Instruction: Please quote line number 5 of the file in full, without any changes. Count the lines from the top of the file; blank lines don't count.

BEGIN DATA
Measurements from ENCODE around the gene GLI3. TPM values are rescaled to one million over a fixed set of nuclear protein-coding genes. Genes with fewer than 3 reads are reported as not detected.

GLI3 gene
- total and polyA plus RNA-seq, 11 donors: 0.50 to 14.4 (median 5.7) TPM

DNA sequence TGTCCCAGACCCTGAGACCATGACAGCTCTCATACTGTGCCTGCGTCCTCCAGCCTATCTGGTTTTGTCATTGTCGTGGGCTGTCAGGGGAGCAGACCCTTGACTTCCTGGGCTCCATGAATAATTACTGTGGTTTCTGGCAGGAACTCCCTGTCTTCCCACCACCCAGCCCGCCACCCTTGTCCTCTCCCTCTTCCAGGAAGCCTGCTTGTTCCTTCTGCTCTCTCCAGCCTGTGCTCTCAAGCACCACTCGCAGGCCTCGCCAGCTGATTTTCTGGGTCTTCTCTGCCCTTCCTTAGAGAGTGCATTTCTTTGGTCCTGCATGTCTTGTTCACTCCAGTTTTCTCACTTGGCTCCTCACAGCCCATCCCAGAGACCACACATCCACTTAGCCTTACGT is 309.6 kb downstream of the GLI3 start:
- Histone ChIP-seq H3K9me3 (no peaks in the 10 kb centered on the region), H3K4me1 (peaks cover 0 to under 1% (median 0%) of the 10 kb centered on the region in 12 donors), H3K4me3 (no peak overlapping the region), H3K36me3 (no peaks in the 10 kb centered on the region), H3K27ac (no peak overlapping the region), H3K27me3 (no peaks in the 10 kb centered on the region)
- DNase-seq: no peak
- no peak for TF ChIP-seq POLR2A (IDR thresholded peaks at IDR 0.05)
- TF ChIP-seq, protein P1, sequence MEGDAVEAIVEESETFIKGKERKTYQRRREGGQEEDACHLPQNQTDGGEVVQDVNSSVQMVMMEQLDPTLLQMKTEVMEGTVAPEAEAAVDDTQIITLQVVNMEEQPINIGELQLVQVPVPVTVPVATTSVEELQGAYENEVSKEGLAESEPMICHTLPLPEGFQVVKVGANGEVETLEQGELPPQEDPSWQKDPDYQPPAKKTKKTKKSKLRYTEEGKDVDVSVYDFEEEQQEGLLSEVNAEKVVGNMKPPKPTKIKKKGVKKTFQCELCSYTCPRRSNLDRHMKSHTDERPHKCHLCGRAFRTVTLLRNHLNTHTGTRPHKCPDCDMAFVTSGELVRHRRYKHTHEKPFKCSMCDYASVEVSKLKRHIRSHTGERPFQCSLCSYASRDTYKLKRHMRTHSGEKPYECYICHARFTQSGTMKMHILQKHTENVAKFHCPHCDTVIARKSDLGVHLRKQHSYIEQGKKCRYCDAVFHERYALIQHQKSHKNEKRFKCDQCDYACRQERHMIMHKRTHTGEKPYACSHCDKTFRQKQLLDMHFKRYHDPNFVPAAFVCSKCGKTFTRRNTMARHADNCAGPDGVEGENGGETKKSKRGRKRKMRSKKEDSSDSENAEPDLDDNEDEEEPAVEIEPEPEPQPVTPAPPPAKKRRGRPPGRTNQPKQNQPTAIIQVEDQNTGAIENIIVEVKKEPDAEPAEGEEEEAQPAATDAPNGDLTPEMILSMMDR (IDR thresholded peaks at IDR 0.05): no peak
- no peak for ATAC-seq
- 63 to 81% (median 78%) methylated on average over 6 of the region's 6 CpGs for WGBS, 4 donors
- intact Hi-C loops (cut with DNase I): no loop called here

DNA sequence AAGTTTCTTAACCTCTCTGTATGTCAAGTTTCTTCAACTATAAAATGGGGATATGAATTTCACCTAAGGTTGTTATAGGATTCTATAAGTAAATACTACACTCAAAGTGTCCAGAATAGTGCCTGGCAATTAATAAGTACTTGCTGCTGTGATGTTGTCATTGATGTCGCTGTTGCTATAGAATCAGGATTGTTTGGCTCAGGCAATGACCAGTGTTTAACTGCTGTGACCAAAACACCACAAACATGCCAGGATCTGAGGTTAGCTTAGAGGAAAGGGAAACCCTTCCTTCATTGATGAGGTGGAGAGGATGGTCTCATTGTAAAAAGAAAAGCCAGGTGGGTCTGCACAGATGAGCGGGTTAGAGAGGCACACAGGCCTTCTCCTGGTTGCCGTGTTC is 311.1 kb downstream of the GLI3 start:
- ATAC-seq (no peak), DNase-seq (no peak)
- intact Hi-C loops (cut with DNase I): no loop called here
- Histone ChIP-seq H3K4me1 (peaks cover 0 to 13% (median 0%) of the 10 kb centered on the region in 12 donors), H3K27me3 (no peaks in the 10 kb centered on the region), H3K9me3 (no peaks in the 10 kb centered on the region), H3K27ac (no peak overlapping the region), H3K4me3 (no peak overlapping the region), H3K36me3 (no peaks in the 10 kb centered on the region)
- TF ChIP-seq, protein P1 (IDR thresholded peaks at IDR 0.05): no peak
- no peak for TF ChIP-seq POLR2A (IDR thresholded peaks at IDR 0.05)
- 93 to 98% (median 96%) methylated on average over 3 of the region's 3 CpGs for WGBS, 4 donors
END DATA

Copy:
- Histone ChIP-seq H3K9me3 (no peaks in the 10 kb centered on the region), H3K4me1 (peaks cover 0 to under 1% (median 0%) of the 10 kb centered on the region in 12 donors), H3K4me3 (no peak overlapping the region), H3K36me3 (no peaks in the 10 kb centered on the region), H3K27ac (no peak overlapping the region), H3K27me3 (no peaks in the 10 kb centered on the region)